Finished reading: 12 Bytes: How We Got Here. Where We Might Go Next by Jeanette Winterson
My library had several copies of this on the shelf, so I assumed it was popular or new. The latter is certainly true (2021). This is a collection of short essays detailing the journey from the first analytical machine towards AGI (Artificial General Intelligence; c.f. narrow AI such as a digital assistant), specifically noting the significant contributions of women (against the prejudices and biases which are only now slowly being dismantled).
The stories shouldn’t be new to anyone, but more light on them is a good thing. The author provides a great level of detail about the contributions and their historical contexts, but borders on misandry with their side remarks. “Turn around is fair play” one could argue, but I don’t think it’s helpful here. The (extremely talented) women who programmed the ENIAC (the domain experts on the mathematical equations they were programming the machine to solve) absolutely deserved the credit for their achievements that was withheld from them, but emphasising “the men who built it couldn’t program it” as if to suggest they just stuck some electronics together and couldn’t comprehend what they’d built without the women seems disingenuous. Arguing that the “I’m a Mac / I’m a PC” ads specifically only had men in order to reinforce the stereotype that women don’t use computers seems like a stretch.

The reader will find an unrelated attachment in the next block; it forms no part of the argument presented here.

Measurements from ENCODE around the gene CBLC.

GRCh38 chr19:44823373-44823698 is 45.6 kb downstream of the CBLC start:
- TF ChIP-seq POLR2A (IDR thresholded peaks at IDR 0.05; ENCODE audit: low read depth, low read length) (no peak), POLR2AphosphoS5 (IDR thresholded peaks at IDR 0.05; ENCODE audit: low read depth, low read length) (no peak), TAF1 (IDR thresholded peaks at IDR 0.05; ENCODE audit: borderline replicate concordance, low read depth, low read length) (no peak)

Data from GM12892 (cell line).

I enjoyed reading the historical content of this book. The commentary not so much. Others may enjoy it more than I did.